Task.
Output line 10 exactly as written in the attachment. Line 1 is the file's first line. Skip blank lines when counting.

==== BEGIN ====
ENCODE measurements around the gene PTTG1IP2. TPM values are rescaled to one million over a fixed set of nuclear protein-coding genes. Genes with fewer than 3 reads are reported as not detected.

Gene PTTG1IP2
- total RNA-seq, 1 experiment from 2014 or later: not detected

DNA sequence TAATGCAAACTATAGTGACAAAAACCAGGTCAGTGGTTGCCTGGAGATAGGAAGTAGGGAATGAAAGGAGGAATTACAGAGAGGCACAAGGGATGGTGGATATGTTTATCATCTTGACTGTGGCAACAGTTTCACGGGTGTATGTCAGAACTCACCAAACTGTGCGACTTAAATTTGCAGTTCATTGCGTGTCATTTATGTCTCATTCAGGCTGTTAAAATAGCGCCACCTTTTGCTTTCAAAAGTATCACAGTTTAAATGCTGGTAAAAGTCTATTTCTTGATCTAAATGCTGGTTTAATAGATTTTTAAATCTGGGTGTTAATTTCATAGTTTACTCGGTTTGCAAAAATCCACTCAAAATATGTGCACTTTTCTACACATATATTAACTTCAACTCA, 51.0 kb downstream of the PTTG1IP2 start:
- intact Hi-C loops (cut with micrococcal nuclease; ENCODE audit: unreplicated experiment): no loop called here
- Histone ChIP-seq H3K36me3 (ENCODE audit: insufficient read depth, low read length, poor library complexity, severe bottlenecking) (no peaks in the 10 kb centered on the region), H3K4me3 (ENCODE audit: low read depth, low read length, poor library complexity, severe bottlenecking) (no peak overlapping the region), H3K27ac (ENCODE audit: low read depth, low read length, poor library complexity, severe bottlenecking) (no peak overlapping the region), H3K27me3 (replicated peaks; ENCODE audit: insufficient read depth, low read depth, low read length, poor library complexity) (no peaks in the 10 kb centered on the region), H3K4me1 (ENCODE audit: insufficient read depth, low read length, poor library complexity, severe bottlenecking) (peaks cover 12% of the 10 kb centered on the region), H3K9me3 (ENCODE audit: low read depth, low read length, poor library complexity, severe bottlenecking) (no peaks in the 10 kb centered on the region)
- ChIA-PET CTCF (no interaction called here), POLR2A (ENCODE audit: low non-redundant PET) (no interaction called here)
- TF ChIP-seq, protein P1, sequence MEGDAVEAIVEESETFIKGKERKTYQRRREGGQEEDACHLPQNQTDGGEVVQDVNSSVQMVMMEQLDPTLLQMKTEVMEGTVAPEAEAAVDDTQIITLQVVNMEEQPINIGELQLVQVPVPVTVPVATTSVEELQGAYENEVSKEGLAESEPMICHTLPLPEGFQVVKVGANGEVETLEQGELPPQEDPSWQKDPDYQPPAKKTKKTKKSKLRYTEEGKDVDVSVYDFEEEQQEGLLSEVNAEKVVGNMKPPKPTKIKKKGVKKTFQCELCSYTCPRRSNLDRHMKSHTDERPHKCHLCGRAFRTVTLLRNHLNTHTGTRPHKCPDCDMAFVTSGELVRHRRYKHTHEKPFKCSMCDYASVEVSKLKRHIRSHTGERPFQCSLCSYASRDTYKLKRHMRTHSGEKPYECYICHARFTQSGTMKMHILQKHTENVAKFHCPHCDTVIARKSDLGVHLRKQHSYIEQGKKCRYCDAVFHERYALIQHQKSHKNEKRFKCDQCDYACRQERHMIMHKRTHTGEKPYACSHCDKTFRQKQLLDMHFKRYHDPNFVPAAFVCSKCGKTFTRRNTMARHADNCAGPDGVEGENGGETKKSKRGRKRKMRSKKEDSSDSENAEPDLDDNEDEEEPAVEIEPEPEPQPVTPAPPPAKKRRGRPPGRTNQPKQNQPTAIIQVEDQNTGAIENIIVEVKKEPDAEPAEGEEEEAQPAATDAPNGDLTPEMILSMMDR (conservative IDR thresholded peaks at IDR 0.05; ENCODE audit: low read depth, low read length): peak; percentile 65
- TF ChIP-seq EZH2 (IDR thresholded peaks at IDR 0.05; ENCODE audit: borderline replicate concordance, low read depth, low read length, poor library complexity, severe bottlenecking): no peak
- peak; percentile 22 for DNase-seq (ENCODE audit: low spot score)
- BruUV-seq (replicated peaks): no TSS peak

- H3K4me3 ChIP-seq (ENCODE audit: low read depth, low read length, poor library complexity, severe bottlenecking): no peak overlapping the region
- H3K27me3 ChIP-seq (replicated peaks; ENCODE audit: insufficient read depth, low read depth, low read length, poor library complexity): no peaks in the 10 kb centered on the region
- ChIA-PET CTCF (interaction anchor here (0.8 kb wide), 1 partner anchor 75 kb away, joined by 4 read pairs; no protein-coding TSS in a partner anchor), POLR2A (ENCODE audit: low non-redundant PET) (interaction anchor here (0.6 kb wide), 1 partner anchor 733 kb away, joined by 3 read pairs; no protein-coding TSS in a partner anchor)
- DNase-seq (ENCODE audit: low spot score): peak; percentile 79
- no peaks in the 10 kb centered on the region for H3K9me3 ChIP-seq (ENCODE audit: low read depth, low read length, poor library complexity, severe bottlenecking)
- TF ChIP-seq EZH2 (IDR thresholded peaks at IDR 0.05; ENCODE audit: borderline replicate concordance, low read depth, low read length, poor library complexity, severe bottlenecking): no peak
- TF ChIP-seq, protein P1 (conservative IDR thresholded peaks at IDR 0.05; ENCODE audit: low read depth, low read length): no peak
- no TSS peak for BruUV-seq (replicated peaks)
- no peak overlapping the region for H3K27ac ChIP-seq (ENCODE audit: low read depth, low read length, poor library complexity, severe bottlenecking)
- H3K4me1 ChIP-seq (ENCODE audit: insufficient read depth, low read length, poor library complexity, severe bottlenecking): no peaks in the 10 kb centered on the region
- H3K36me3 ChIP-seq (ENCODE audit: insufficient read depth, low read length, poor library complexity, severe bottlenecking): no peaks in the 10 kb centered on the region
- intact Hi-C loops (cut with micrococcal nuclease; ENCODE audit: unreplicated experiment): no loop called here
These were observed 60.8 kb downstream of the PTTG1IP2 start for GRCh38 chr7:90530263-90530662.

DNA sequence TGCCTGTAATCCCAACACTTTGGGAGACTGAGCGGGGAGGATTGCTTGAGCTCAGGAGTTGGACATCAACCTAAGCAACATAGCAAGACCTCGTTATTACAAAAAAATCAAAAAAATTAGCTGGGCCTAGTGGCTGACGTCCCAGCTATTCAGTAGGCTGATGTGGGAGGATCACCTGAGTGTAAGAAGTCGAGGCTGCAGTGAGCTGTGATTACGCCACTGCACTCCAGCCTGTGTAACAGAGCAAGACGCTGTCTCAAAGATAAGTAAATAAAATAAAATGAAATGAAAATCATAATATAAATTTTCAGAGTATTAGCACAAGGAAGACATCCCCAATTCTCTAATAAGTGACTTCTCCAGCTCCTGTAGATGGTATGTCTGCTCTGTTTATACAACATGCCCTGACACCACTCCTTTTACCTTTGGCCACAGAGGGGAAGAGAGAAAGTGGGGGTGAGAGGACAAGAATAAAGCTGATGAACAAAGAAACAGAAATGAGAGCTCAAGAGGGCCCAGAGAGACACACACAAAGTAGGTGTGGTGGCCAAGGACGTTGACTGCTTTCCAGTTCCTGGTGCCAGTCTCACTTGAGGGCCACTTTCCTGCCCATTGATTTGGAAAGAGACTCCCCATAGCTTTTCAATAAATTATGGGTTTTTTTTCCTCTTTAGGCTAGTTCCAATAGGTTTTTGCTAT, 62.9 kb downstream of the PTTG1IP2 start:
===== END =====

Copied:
- peak; percentile 22 for DNase-seq (ENCODE audit: low spot score)